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1. Elderberry extract
Native Americans have long battled fever and joint disorders with elderberry, and among its modern medicinal uses are combatting colds and healing headaches with tea made from the leaves. One study from the Journal of Internal Medicine Research found that this hero shrub also helps fight the flu, concluding that elderberry extract “seems to offer an efficient, safe and cost-effective treatment for influenza.” Talk to your health-care provider about taking an elderberry extract supplement.
See also5 Immunity Boosters for Winter.
These heart-shaped berries can help your heart, too, according to a new study published in The Journal of Nutritional Biochemistry. After just a month of supplementing their diets with 500 grams (about 3 cups) of strawberries daily, healthy volunteers had a noticeably lower risk of cardiovascular disease. That’s because of the fruit’s positive impact on the lipids profile, the authors explain. “Strawberry consumption beneficially influenced the lipid profile by significantly reducing total cholesterol, low-density lipoprotein cholesterol and triglycerides levels,” they write. While study participants consumed 3 cups of strawberries daily, adding even a cup or two of berries a day to your salads, oatmeal or smoothies will still help you reap some of their heart-healthy benefits.
3. Chokeberry extract
It may be a hard name to swallow, but chokeberry is chock-full of properties that seem to power down pancreatic cancer, according to a study published in the Journal of Clinical Pathology. Researchers found that treating pancreatic cancer with a combination of chemotherapy and chokeberry extract was more effective than chemo alone in stopping the growth of cancer cells. It’s a process called apoptosis that appears to be unique among antioxidant-rich fruits and vegetables, and chokeberry seems especially promising in this ability to trigger the death of cancerous cells. You can find the extract on store shelves, but check on chokeberry with your doctor first.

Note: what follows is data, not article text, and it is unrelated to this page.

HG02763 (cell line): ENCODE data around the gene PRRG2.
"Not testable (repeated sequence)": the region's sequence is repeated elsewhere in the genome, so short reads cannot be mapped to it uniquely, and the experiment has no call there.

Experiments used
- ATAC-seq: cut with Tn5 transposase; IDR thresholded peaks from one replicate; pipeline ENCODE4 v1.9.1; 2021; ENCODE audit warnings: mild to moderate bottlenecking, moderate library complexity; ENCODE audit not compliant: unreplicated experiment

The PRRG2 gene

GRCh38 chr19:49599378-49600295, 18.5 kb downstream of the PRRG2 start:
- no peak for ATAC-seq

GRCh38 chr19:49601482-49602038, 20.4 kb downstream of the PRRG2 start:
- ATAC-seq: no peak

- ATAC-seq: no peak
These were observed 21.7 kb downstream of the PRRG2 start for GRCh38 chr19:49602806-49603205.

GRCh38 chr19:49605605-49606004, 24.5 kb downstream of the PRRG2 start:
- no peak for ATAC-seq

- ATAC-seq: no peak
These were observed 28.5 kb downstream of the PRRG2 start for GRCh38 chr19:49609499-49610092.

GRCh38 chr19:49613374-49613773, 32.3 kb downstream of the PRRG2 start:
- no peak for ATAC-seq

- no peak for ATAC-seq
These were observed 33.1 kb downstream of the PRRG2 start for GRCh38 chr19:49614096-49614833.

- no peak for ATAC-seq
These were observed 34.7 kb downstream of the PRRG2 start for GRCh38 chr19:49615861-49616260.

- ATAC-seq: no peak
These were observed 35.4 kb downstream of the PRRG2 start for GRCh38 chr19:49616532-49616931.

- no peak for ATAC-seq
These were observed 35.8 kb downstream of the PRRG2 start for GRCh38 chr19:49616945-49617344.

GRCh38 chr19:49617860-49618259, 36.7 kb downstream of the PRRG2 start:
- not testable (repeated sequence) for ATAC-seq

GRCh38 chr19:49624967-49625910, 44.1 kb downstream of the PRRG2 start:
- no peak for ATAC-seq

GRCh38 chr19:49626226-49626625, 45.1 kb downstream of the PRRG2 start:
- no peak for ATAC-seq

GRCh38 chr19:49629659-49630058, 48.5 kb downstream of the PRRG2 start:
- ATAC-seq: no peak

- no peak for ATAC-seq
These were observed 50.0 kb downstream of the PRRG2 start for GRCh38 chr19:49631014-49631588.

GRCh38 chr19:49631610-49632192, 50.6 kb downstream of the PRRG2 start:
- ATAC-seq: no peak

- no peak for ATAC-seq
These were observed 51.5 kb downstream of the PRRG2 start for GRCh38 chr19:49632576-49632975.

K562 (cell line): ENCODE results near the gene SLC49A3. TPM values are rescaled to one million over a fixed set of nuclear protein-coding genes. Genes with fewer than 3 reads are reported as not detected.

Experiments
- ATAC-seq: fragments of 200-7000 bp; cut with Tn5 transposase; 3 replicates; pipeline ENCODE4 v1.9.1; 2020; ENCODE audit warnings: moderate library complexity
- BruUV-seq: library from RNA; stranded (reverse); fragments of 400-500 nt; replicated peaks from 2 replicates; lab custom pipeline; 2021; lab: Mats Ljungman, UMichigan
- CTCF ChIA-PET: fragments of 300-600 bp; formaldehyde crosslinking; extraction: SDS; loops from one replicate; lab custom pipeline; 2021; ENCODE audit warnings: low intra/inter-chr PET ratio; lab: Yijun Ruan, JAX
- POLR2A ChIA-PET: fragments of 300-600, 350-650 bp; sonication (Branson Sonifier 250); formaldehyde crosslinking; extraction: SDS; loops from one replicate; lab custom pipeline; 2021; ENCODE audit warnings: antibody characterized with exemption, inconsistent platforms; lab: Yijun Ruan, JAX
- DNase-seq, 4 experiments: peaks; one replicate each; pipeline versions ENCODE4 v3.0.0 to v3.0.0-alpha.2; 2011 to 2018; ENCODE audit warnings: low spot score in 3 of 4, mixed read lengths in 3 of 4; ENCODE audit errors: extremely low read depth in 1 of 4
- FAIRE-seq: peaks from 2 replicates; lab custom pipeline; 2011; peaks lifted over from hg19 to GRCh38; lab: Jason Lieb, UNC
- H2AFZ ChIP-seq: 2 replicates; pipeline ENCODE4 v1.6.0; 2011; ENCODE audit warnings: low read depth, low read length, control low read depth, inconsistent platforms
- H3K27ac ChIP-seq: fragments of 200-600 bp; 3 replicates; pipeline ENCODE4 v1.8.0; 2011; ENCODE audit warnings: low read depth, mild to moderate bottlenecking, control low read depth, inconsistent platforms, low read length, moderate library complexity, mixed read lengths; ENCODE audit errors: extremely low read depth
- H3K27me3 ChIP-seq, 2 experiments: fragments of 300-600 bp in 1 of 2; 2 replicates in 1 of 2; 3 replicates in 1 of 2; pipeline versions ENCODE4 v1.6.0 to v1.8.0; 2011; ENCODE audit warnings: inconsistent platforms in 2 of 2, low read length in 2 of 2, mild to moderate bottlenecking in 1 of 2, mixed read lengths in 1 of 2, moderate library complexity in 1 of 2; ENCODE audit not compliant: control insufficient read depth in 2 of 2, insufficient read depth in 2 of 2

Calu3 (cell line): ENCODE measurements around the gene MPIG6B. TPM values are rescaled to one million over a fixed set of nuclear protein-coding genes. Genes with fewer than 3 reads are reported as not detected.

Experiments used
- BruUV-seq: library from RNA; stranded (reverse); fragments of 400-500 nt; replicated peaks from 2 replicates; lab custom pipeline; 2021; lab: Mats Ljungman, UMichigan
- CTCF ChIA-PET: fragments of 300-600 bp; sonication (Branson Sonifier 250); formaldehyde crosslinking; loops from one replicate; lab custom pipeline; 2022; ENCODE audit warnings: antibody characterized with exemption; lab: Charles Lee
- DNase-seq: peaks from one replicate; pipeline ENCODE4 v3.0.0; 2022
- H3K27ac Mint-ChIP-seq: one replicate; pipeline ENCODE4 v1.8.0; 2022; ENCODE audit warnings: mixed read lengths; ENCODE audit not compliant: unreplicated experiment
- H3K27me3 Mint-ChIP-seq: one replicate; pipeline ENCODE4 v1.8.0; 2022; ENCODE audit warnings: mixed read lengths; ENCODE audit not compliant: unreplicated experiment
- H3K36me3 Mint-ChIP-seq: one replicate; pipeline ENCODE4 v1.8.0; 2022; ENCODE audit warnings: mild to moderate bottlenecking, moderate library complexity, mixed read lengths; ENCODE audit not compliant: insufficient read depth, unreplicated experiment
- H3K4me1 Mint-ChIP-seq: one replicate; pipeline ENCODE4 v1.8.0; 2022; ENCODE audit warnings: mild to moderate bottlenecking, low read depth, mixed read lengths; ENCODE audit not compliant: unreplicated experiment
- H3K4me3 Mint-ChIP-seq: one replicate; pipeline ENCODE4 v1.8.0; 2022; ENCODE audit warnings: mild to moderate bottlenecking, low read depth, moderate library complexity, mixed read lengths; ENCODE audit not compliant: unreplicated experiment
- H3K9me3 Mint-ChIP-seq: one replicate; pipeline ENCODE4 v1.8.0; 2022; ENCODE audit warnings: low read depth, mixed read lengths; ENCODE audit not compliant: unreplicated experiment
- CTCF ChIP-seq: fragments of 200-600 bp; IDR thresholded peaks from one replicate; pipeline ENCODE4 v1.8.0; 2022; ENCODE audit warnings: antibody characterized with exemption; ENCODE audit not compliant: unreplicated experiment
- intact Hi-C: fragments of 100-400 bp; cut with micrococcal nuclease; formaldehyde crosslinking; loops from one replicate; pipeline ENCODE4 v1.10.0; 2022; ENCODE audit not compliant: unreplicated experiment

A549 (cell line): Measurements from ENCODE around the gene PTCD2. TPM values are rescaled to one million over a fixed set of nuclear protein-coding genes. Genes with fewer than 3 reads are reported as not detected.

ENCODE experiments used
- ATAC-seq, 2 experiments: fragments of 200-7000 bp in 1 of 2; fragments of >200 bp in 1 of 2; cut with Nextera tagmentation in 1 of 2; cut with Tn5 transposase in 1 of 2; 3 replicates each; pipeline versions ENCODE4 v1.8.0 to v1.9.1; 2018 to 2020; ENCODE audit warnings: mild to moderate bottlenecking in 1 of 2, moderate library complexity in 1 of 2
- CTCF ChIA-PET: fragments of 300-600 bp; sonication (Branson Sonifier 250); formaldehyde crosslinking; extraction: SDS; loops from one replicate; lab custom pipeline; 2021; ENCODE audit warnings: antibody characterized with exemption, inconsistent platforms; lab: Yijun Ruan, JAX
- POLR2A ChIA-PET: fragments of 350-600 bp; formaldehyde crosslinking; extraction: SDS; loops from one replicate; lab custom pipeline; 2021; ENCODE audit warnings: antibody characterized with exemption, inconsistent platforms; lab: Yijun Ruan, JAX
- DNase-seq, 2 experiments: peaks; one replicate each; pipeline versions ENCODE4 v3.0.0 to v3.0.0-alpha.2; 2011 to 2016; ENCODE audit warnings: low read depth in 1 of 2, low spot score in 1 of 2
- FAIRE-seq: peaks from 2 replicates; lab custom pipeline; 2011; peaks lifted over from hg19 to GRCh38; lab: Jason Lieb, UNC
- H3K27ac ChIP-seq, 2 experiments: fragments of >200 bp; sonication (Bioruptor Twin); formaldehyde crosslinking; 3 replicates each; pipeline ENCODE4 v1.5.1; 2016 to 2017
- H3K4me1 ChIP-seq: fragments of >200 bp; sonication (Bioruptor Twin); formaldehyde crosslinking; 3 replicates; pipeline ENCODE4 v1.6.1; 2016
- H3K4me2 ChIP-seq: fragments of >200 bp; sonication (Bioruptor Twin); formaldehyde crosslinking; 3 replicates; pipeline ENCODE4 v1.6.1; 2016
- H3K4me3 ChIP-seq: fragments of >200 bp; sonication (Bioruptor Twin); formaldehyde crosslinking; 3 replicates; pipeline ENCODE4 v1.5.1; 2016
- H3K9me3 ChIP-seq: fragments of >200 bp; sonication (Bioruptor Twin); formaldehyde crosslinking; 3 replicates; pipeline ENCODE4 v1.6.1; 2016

4. Wild blueberries
The news on blues? They crush free radicals and inflammation, thanks to their antioxidant and anti-inflammatory properties. As the United States Department of Agriculture (USDA) reports in an overview of the latest health benefits of blueberries, the fruit can also help your brain perform better by maintaining memory function and preventing cognitive degeneration. Furthermore, women appear to be able to reduce their risk of heart attack by 33% by consuming blueberries, which are also beneficial to your digestive and immune systems. Cancer prevention and weight control are other reasons to rinse a pint of freshly picked baby blues.
5. Black raspberries
You can count on black raspberry to show up on the menu of ice-cream stands this summer, and now it seems you can count on the fruit to help fight colon cancer, too. A study published in Nutrition and Cancer led by Ohio State University revealed that the antioxidants found in black raspberries can reduce the rate of malignant tumors. In fact, black raspberries seem to be 40% more powerful than other berries in delivering the cancer-prevention punch. “This suggests that berries bind up a good portion of free radicals, preventing them from causing damage in the body,” said study co-author Gary Stoner, PhD, in a press release. Add black raspberries to whole-grain cereal, smoothies, yogurt or salads; or simply pick and pop them in their natural form.